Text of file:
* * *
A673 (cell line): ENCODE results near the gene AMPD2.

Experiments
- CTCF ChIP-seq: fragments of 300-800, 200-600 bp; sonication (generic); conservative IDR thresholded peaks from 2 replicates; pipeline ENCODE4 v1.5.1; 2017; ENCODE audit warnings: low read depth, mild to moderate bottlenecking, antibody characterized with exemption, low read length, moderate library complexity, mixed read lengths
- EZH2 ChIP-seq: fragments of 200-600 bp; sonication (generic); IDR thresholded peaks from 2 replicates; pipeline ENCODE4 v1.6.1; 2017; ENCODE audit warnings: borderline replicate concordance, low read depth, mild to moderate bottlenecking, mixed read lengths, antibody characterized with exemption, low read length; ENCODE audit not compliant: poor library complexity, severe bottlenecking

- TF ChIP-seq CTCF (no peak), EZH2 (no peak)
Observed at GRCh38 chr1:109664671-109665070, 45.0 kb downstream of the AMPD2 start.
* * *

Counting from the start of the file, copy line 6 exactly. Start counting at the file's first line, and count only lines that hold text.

Observed at GRCh38 chr1:109664671-109665070, 45.0 kb downstream of the AMPD2 start.